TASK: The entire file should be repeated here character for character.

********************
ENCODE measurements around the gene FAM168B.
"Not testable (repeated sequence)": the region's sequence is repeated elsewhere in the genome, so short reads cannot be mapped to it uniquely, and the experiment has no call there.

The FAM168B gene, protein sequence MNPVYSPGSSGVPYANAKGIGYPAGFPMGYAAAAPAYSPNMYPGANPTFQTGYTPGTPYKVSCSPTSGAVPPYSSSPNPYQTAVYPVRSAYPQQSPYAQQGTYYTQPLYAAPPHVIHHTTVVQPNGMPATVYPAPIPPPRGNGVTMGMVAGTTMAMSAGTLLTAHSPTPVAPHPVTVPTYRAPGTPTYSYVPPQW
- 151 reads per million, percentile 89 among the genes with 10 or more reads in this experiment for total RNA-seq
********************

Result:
ENCODE measurements around the gene FAM168B.
"Not testable (repeated sequence)": the region's sequence is repeated elsewhere in the genome, so short reads cannot be mapped to it uniquely, and the experiment has no call there.

The FAM168B gene, protein sequence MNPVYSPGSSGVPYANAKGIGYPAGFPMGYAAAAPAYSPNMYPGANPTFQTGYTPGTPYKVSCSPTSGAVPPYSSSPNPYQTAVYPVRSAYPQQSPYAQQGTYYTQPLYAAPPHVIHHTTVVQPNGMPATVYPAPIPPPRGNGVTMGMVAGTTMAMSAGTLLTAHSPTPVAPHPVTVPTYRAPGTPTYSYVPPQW
- 151 reads per million, percentile 89 among the genes with 10 or more reads in this experiment for total RNA-seq